Shi Shi Yuzu Citrus
Inventory, lb : 0
Shi Shi Yuzu is a medium to large citrus with the ability to grow up to 20 centimeters in diameter, sometimes rivaling the size of small melons. The fruit bears a rugged round, oval, to ovate shape, and the rind’s surface is firm, semi-glossy, and heavily textured, covered in large oil glands, bumps, and knobs. The rind also displays variegated hues of yellow to dark green when young, transitioning into a bright yellow shade when ripe. Underneath the rind, there is a thick layer of dry, cotton-like pith that resembles the same type of pith found in pomelos. The flesh has a pulpy texture, comprised of many tiny juice sacs, and is dry to the touch. There are very few to no seeds embedded within the flesh, and generally, the flesh showcases a pale-yellow to ivory coloring. Shi Shi Yuzu does not have a robust fragrance, but it does emit a faint, citrus-like scent. Fresh Shi Shi Yuzu is acidic and sour with subtly sweet and fruity nuances, often considered unpleasant to consume raw. The fruits are generally combined with added sweeteners to enhance their flavor to create a more palatable taste.
Shi Yuzu is available in the mid-fall through the winter.
Shi Shi Yuzu, botanically a part of the Citrus genus, is a rare hybrid variety belonging to the Rutaceae family. The large, bumpy fruits are believed to be the product of a citron fruit crossed with either a papeda or buntan fruit, and despite their “yuzu” moniker, Shi Shi Yuzu is not a true yuzu and are more closely related to the pomelo. The name “Shi Shi” roughly translates from Chinese to mean “lion,” as the fruit resembles the mane and face of the large cat. Shi Shi Yuzu is also known as Oni Yuzu, Sisi Yuzu, Lion Yuzu, and Devil Yuzu. The variety is uncommon, rarely seen in commercial markets, and is mainly grown as ornamental citrus in home gardens and specialty orchards. Shi Shi Yuzu is favored by citrus enthusiasts for its large, gnarled appearance and is primarily incorporated into boiled preparations with sugar to create sweet confectionery fillings, syrups, jams, and candies.
Shi Shi Yuzu, though not commonly consumed, is a source of vitamin C to strengthen the immune system, potassium to balance fluid levels within the body, calcium and phosphorus to protect overall bone health, and iron to build the protein hemoglobin for oxygen transport through the bloodstream. The fruits also contain some magnesium to support healthy nerve functioning and folate to produce red blood cells.
Shi Shi Yuzu is rarely consumed raw as it contains a dry, sour, and acidic flavor. The citrus is most popularly cut into strips, combined with sugar, and cooked to create several different sweet creations. Shi Shi Yuzu can be simmered into jams and marmalades, cooked into syrups, or infused into dressings, vinaigrettes, and ponzu sauce. The citrus can also be infused into liquors and sparkling beverages, boiled in sugar and dried into a chewy candy, zested over roasted seafood, or used to flavor desserts and baked goods, including sweet bread. Beyond culinary preparations, Shi Shi Yuzu is sometimes used as unique bowls, hollowed, and filled with fruit salads, jellies, soups, or salads. During the Japanese New Year, the citrus bowls are sometimes used to served kohaku namasu, a shredded, pickled dish of daikon and carrots. Shi Shi Yuzu pairs well with ginger, green tea, seafood including shrimp, crab, scallops, and white fish, and herbs such as mint, basil, sage, and parsley. Whole, unwashed Papeda citrus will keep 1 to 2 weeks when stored lightly wrapped in the refrigerator's crisper drawer. The citrus can also be stored at room temperature for 1 to 2 days to enhance the fruit’s natural flavoring.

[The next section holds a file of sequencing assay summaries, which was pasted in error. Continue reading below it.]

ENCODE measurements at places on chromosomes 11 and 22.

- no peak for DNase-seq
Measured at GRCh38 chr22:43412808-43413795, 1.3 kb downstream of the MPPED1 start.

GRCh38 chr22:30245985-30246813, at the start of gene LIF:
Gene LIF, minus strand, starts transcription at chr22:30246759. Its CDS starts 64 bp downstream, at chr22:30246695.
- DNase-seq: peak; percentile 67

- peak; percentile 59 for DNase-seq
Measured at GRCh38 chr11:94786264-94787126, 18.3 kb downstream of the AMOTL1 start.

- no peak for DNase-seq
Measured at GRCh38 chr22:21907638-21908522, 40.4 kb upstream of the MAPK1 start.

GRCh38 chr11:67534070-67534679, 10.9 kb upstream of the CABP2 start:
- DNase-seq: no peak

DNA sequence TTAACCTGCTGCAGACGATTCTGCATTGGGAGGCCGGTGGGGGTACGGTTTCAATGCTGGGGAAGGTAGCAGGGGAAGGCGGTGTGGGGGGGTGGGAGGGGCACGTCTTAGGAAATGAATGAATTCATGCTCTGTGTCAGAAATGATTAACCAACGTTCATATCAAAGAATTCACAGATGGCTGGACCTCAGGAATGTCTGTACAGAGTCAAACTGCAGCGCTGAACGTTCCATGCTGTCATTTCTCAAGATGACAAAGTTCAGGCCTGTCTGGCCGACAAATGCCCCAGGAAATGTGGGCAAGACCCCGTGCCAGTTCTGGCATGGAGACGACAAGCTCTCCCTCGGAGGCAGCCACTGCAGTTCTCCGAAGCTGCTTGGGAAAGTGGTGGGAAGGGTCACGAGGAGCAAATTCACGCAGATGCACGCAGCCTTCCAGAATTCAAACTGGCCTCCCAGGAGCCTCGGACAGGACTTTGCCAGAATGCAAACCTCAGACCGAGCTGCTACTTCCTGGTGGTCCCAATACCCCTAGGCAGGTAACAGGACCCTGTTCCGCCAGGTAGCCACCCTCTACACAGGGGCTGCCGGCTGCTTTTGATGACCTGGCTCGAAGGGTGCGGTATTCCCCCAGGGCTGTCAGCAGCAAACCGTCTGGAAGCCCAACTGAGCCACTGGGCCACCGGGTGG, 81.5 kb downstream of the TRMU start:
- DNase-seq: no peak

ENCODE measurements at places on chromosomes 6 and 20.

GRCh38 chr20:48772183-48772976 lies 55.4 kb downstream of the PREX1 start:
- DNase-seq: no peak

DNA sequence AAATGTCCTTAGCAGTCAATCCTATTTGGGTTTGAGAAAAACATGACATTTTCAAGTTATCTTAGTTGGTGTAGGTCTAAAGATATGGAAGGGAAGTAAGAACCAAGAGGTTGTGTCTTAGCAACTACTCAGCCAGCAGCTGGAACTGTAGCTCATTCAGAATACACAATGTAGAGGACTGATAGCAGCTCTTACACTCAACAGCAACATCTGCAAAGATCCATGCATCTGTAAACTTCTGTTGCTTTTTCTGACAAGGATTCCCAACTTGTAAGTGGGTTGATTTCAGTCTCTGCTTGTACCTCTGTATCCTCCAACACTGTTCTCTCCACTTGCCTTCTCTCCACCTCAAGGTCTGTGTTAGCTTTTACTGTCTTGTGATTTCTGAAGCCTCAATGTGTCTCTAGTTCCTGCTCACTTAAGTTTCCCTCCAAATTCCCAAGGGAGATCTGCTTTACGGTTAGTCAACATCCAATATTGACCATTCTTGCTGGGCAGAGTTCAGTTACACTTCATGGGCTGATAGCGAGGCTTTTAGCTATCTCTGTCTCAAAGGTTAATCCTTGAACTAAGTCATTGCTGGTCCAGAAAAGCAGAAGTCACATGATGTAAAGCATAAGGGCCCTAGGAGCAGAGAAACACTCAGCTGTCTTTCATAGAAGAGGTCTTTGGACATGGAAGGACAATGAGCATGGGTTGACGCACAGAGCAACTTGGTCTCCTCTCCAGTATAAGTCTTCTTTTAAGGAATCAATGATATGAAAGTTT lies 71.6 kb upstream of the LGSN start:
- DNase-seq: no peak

In Japan, Shi Shi Yuzu is placed outside of businesses and residential homes as a part of holiday decorations for the New Year. The large fruits are often referred to as “Oni,” meaning “devil,” and “Shi Shi,” meaning “lion.” Both lions and the devil represent mythical guardians that act as protectors against evil spirits. Placing Shi Shi, or Lion Yuzu, at the front of a house is believed to drive out evil spirits and prepare the home for receiving many blessings in the new year to come. The citrus is also used as a talisman inside of shops to protect the business. In addition to decorations, Shi Shi Yuzu is used as ornamental decorations in bathhouses, sliced and floated in the water. It is believed that bathing in yuzu during the winter solstice helps prevent sicknesses such as colds and flu. While Shi Shi Yuzu is not utilized for its fragrance, it is mixed with other aromatic yuzu varieties and is incorporated into the baths for its large, novel size.
Shi Shi Yuzu is native to China and was brought to Japan sometime during the Nara period, which lasted from 710 to 794 CE. Little history has been recorded on this rare citrus, but the fruits are mostly found in the Fukushima and western Kanto regions in Japan. Today Shi Shi Yuzu is challenging to find and is only commercially cultivated in limited quantities as an ornamental variety. The fruits are also grown in some home gardens throughout Japan. When in season, Shi Shi Yuzu can be found in fresh markets within Kanto and Fukushima and are sometimes sold in Tokyo. Outside of Japan, there are only a few growers in Europe who cultivate Shi Shi Yuzu, with one grower famous for producing exotic citrus in an orchard near Lake Geneva in Switzerland.
Recipes that include Shi Shi Yuzu Citrus. One is easiest, three is harder.
|No Recipes||PICKLED CARROTS AND DAIKON (KOHAKU NAMASU)|
|Just One Cookbook||Satoimo no Nimono|
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